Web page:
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Dr. Karen Dow, PhD, P.Eng. is the Associate Dean for Undergraduate Program at the Price Faculty of Engineering.

Celebrating International Women in Engineering Day 2022

June 23, 2022 — 

International Women in Engineering Day was created to raise the profile of women in engineering and to celebrate the outstanding achievements of women in the field. It was also created to showcase the amazing and fulfilling career opportunities that are available for women in engineering so young women and girls can ‘see themselves’ in these roles and know that there is a place for them in the field. I can assure you, there absolutely is!

I am writing this reflection in my hotel room in Montreal as I attend an International conference that I co-organized as the Program Chair. As I stood on stage this morning, I was struck by how many of us sitting there were trained by my PhD advisor and mentor, Dr. Faye Hicks, a leader and a pioneer in the field of River Ice Engineering. Although now retired, I am grateful to her and to all the women like her that showed me that this career was possible and who helped break down some of the barriers in the field. I realize that when she was on a similar stage in her career, she would have seen a very different demographic and, as a result, would likely have had quite different reflections than I do today. In fact, a keynote presenter shared a photograph of the audience from the very first International Ice Symposium 50 years ago that he had attended and exclaimed that it looks identical to today, but all I could see was the sea of men in the photograph with not a single woman visible and thought to myself no, it most certainly does not look the same!

Observing the room, I also saw my group of students and was reminded of a research group meeting a couple of weeks ago that by chance only myself and all our female students could attend. We were all positively giddy as we marveled at how incredibly rare it is that any of us find ourselves in a technical meeting with only female engineers. We all felt a great deal of pride and connection in that moment, but it was also a stark reminder at how few of us there are in the field and that we still have progress to make. As much as the picture of the audience has changed, it is still relatively normal for me to find myself in meetings where I am the only woman in the room, so much so that I often find myself counting the participants in every meeting mentally calculating what percentage I am in that meeting and wonder how real I can be about what I think or whether I can be who I really am.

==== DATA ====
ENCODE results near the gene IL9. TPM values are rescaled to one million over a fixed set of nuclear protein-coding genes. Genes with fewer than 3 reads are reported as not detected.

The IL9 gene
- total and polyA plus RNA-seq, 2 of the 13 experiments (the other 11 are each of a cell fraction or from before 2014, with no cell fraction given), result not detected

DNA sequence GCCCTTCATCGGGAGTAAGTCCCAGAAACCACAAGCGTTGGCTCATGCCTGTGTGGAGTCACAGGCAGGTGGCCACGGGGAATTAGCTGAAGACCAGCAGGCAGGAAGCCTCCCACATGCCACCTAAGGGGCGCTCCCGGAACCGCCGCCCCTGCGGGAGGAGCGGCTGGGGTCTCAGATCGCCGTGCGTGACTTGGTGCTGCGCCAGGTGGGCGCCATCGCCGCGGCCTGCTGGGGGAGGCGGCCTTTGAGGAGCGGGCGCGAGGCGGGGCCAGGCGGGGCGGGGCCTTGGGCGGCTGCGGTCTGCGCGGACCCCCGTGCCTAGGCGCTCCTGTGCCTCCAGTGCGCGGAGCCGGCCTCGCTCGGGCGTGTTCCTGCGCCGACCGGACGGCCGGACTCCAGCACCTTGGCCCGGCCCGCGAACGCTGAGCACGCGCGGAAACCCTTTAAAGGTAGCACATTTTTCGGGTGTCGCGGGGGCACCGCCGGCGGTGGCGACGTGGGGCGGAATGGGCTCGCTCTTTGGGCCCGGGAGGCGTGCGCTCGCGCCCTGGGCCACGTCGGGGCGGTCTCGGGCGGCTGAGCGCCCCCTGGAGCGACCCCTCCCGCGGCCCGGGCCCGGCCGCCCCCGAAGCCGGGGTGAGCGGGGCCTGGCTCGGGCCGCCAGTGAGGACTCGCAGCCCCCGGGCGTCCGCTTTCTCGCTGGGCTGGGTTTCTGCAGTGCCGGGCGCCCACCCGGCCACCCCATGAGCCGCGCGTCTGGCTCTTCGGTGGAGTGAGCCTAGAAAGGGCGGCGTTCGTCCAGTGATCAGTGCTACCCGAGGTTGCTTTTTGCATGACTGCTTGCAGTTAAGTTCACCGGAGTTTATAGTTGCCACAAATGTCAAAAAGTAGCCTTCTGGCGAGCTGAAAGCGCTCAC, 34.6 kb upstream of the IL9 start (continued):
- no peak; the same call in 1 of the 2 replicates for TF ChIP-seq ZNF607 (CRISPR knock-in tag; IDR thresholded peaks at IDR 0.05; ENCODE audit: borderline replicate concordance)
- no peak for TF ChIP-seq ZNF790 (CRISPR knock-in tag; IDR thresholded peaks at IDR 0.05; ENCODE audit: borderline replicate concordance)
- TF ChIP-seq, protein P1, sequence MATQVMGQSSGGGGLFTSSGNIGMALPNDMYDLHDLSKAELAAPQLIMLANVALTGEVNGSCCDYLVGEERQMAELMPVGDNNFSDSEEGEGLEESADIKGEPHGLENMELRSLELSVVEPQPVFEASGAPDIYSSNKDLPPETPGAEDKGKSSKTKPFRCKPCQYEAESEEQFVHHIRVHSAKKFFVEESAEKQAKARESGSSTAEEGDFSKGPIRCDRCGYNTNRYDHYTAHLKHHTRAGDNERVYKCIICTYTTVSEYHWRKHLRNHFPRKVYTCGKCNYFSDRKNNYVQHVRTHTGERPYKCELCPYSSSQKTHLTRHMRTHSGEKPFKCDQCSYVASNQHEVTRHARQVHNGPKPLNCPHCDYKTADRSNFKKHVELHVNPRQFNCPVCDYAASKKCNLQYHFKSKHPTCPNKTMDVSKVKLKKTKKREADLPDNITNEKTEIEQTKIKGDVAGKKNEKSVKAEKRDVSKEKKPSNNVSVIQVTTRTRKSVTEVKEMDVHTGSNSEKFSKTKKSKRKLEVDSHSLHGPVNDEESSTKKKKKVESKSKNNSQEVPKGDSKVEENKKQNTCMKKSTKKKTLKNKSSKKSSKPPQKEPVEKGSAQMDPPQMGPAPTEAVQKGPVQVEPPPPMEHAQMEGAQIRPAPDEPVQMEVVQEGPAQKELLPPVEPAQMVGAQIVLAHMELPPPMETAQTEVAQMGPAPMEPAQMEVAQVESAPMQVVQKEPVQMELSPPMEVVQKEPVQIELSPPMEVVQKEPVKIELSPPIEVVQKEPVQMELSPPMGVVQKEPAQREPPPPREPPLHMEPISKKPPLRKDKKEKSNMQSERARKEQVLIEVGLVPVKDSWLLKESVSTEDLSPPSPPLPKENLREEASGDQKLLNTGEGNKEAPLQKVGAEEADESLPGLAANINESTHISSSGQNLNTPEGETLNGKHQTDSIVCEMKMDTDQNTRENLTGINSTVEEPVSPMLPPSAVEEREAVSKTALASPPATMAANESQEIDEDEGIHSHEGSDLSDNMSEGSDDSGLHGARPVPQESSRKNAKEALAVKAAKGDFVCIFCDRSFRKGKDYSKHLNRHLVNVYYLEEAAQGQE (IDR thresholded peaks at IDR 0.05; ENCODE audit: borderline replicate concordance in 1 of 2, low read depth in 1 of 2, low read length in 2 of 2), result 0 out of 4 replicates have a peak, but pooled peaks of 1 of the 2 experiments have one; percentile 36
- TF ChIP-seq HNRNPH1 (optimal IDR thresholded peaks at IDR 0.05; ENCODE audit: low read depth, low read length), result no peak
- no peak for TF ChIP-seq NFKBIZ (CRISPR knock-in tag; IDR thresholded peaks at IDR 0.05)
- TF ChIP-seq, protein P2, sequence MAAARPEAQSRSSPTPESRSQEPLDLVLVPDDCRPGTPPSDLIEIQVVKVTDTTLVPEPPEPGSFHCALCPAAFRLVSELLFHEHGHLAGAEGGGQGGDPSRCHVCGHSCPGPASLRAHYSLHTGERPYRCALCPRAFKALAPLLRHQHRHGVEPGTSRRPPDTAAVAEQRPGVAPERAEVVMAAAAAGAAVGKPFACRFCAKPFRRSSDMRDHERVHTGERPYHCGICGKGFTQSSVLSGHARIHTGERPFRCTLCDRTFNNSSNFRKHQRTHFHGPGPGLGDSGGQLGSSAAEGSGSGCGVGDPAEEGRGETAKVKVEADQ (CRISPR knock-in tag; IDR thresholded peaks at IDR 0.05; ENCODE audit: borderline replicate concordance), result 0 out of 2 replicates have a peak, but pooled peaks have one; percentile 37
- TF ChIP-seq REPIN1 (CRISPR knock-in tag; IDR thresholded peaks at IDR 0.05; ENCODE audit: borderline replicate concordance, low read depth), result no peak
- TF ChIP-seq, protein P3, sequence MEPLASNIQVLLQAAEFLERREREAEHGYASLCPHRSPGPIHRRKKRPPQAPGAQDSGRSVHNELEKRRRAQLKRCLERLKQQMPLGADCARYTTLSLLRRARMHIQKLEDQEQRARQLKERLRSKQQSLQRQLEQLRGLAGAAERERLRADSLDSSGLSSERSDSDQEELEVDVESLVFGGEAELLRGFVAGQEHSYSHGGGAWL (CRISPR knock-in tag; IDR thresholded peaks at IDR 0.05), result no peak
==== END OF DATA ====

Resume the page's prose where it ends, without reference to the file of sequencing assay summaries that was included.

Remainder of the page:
A group of researchers standing and posing for the camera in front of a large window with tall buildings in the background.

Dr. Karen Dow has been researching river ice since her undergraduate studies. She along with a number of UM colleagues attended the 26th International Association for Hydro-Environment Engineering and Research International Symposium on Ice in Montreal, QC from June 19-23. (L-R Shawn Clark, Elijah Edie, Kevin Lees, Madison Stafford, Mina Rouzegar, Randula Senarathbandara, Karen Dow and Jarrod Malenchak. Photo credit: Maryam Kamali )

I always have mixed feelings on International Women in Engineering Day, as I do on similar days like this. I am inspired by the women leaders before me, around me and by our students. I am proud of where I am at in my career, grateful for the opportunity to be a leader in the field to be able to support the success and education of others. I am impressed with the tough conversations we are having as an engineering community, the engagement I am seeing, and the desire for change. But the fact that we even need a day like this is always somewhat troubling to me. As much as it is a celebration of outstanding women in engineering, we need to remember that it exists because the recruitment and retention of women in the field remains a challenge. We often speak of the women we highlight on these days as being ‘heroes’ or ‘brave’, ‘trailblazers’ having ‘fought’ in this male dominated world. It is not just about increasing the percentage of women in the field, we must also ensure that we are creating environments in which women can thrive in our profession. Where they feel supported, have a voice, a sense of belonging, take on meaningful work, and are valued and respected for the work that they do.

I feel a great deal of responsibility to be a strong role model for women and girls as a mentor and a leader, to use my position to empower my colleagues and students, to influence change and use my platform to shine a light on our reality. I hope that the audience that our students see when they are on that stage is even more diverse and inclusive than the one I see today and engineering is a community in which they can thrive for who they are. I also hope that more men join this conversation and stand behind their women colleagues as allies as this work cannot rest solely on the shoulders of the women in the field if we truly want it to change.

Learn more about International Women in Engineering Day and join the conversation by using the hashtag #INWED22 and #ImagineTheFuture.

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